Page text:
#4: Ozzy Osbourne (Black Sabbath)

This is one of those picks that is really hard to even argue against. Do you need a testament to how important Ozzy Osbourne is a metal frontman? Well, with no disrespect intended to Ronnie James Dio (and don't worry, we'll get to him), without Ozzy one of the greatest acts in the history of heavy metal took a sudden downward spiral. Osbourne took Mick Jagger's wild, frenetic stage act and added a distinctly dark twist to it. The Prince of Darkness is undoubtedly one of metal's greatest frontman, with a voice that can't be stopped and an attitude that made for some of the greatest legends of rock and roll. This is a man who is the subject of some of the most legendary on-stage actions of all time, even if that whole "biting the head off a bat" thing was semi-accidental (Ozzy swears he thought it was a fake bat). Ozzy has an intense charisma onstage and even though most people think of him as that doddering old guy from the Osbourne reality show, when he gets on stage he still puts on an amazing show.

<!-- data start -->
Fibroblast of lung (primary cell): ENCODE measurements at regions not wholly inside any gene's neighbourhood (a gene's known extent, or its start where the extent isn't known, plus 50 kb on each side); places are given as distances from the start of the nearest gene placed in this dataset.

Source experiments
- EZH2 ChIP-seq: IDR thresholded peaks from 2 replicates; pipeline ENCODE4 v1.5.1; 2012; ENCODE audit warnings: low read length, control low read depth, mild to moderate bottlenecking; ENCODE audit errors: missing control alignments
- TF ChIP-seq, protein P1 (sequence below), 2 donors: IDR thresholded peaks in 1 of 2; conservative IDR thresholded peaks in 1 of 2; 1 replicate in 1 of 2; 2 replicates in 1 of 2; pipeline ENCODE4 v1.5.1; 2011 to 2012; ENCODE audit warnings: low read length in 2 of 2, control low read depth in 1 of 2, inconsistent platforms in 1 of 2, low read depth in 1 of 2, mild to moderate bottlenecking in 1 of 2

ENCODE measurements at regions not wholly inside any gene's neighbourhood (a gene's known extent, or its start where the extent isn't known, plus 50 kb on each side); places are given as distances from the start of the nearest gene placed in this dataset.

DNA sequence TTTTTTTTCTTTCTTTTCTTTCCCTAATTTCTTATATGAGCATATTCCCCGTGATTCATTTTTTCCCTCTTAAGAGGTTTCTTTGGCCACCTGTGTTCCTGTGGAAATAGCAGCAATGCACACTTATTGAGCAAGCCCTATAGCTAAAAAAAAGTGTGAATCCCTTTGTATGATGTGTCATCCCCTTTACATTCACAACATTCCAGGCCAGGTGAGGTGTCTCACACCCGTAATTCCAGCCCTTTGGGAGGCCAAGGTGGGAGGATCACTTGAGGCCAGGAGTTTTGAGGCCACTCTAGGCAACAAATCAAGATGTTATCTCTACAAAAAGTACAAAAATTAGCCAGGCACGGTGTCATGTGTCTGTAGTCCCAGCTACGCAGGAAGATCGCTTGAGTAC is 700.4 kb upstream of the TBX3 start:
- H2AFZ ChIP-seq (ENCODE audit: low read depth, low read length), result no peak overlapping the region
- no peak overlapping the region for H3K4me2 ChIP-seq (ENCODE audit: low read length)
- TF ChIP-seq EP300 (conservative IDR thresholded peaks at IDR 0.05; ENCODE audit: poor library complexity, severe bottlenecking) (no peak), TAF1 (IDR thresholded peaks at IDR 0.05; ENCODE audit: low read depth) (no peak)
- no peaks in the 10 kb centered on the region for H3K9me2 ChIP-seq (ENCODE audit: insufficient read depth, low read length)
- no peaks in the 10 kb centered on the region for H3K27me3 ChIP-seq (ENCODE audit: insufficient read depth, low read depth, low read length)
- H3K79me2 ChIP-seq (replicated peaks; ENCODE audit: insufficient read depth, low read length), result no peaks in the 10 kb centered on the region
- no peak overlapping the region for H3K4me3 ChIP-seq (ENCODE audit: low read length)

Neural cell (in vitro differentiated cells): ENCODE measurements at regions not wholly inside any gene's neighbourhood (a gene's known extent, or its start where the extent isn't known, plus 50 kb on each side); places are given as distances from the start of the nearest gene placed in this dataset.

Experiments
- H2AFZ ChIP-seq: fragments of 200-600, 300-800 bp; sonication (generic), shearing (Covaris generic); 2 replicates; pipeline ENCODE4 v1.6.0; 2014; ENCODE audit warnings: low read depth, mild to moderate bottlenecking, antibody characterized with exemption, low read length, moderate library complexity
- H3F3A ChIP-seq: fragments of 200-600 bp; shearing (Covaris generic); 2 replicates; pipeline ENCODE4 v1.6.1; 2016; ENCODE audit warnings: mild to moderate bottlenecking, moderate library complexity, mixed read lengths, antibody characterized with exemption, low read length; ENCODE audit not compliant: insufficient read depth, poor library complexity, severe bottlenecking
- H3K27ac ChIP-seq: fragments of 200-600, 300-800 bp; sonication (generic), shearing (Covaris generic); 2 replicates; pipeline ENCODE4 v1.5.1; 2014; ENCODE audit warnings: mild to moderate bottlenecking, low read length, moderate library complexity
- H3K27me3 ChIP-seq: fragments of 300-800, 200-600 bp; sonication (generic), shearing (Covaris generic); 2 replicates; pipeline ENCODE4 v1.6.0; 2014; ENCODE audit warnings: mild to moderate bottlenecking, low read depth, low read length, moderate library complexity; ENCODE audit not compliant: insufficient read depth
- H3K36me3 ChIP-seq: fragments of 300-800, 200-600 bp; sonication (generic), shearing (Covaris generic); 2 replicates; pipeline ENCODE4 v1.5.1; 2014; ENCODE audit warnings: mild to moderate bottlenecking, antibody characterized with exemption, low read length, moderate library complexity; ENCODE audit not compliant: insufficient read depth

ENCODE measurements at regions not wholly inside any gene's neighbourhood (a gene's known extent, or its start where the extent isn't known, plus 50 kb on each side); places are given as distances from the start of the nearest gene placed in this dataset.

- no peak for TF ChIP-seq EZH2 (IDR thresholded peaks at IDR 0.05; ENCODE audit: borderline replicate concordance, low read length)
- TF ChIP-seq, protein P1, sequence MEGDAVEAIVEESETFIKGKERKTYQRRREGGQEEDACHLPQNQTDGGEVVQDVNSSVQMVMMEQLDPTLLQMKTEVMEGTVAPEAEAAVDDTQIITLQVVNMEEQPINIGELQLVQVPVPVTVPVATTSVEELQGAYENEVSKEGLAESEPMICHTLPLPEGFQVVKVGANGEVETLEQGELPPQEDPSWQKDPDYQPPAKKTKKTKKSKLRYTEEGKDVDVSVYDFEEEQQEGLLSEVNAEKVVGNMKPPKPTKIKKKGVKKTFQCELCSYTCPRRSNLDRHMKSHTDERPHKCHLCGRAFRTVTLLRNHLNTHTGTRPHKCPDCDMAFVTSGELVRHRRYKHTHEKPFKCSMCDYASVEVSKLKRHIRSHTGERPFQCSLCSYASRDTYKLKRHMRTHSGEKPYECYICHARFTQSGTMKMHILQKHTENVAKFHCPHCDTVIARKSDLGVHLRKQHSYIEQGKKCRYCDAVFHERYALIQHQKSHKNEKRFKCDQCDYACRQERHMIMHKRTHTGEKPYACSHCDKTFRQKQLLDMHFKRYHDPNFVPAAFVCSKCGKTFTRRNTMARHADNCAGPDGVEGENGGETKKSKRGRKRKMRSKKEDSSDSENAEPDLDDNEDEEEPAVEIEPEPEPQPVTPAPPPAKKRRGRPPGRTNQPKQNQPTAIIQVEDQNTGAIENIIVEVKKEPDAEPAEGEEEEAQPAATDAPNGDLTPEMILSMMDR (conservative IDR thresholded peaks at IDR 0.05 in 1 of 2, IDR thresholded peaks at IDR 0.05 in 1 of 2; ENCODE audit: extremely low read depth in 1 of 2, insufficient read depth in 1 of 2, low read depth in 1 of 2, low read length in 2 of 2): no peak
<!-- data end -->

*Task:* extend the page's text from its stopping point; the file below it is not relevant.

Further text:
#3: Rob Halford (Judas Priest)

When it comes to metal gods, you really can't argue with the man who first earned that very nickname. Rob Halford has (or at least had) one of the top two voices in metal period. His patented wail on tracks like "Painkiller," "Breaking the Law" and "You've Got Another Thing Comin'" are the stuff of legend and he's been keeping the metal crowd on its toes for forty years now. But it isn't just the voice that places Halford near the top of this list; it is his impact on the look and style of metal. Judas Priest was incredibly influential on the direction of the genre, helping to shape it with their fellow early innovators while Halford introduced the biker look into the heavy metal style. And then there's his absolutely relentless stage presence; when Halford takes the stage the audience pays attention. He's known for his over-the-top stage theatrics and for a damned good reason; his stage diving and Harley-riding antics have become hallmarks of metal. And oh yeah, there's also that little six-octave vocal range, which he uses not only to show off his power but his versatility. Honestly, the only problem I expect people to have with this ranking is that it's too low.

#2: Bruce Dickinson (Iron Maiden)